Chief Justice John Roberts, writing for the majority, said that the Prop. 8 supporters had no “personal stake” in defending it, at least no more than other ordinary citizens of California. “It is not enough,” Roberts wrote, “that the party invoking the power of the court have a keen interest in the issue.” SCOTUS remanded the case to the Ninth Circuit.

What Happens Next: When Will Same-Sex Marriages Resume?

Although this decision has cleared the way for same-sex marriages to resume in California, they will not begin immediately. After the ruling, the Supreme Court clerk sent a letter to the Ninth Circuit Appeals Court saying that its formal judgment will not be issued for at least 25 days. It will then be up to the court of appeals to take care of a legal formality — lifting the stay of the injunction. Same-sex couples will not be able to marry until the Ninth Circuit confirms they’ve lifted the stay.

All of this could take a few weeks, but it looks like same-sex weddings could begin taking place in California as soon as July 2013.

In the meantime, California Governor Jerry Brown has directed all California county officials and court clerks to comply with Judge Walker’s injunction against the enforcement of Prop. 8 and issue marriage licenses as soon as the stay is lifted.

It’s been reported that Lieutenant Governor Gavin Newsom (one of the earliest and most prominent political proponents of same-sex marriage in California) believes gay marriage will resume in California within 30 days. And California Attorney General Kamala Harris told reporters, “As soon as they lift that stay, marriages are on . . . .the wedding bells will ring.”

California is the 13th state to recognize same-sex marriage. (See also Marriage Equality Update:  Ten and Counting)  For up-to-date information about same-sex marriage, domestic partnerships and civil unions, check out the LGBT Law center on Nolo.com.

SCOTUS Has Spoken: DOMA’s Definition of Marriage is Unconstitutional

picture of marriage equalityToday’s historic SCOTUS ruling marks a monumental step in the marriage equality movement. The Court’s decision in United States v. Windsor puts an end to the federal definition of marriage under the Defense of Marriage Act or “DOMA,” which limited marriage to a union between a man and a woman. Now, same-sex couples that are legally married in any of the 13 states that recognize gay marriage (or D.C.) are considered “married” in the federal government’s eyes, and can enjoy the same federal benefits that opposite-sex married couples do, including immigration status, Social Security benefits and federal tax benefits.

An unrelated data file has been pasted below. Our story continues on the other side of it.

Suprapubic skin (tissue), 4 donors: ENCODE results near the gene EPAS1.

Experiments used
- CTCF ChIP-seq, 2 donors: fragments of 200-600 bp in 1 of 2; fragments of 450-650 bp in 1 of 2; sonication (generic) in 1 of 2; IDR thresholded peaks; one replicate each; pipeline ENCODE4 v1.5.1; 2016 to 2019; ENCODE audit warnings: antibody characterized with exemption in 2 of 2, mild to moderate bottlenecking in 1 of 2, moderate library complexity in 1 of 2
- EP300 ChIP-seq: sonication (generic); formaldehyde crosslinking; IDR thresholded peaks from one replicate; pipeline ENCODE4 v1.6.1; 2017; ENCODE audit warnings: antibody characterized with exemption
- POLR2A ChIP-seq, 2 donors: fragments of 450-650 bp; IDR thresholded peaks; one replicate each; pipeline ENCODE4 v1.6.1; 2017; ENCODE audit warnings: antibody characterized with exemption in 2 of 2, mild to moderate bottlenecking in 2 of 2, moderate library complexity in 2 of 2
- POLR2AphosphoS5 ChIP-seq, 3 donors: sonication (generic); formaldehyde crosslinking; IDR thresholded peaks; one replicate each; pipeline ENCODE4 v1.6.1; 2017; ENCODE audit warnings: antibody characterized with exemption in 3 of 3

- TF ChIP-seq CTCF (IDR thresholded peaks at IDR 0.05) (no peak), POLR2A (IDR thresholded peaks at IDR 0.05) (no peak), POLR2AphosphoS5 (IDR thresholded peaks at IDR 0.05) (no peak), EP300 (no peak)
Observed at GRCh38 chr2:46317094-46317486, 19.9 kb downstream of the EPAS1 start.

The DOMA case involved Edith Windsor and Thea Spyer, a lesbian couple that was married in Canada in 2007 – after being in a relationship for 40 years. When Spyer died in 2009, Windsor was forced to pay $363,053 in taxes on Spyer’s estate, which she would not have had to pay if she’d been Spyer’s husband. She argued that DOMA, which prevents her from being considered Spyer’s spouse for federal purposes, cost her $363,053.

In a 5-4 decision, with the majority opinion written by Justice Anthony Kennedy, SCOTUS found that the section of DOMA defining marriage as between a man and a woman violates the Equal Protection Clause and is therefore unconstitutional.

There are still some questions left to be answered, including whether the feds will recognize same-sex marriages based on the “place of celebration” – where the couple was married, or based on the “place of residence” – where the couple resides. For example, how will the feds treat the union of a same-sex couple that married legally in Rhode Island (place of celebration) but then moved to Texas (place of residence), where same-sex marriage is not recognized?

There is no clear answer at the moment, but some legal analysts suggest that because the federal government currently uses the place of celebration standard (not taking into account where a couple later resides) for most federal benefits, they will likely continue to do so. However, that question is reserved for another day. Right now, millions of Americans across the nation, both gay and straight, are cheering the demise of DOMA – described best, I think, by President Obama as “Righting the wrong . . . of discrimination enshrined in law.”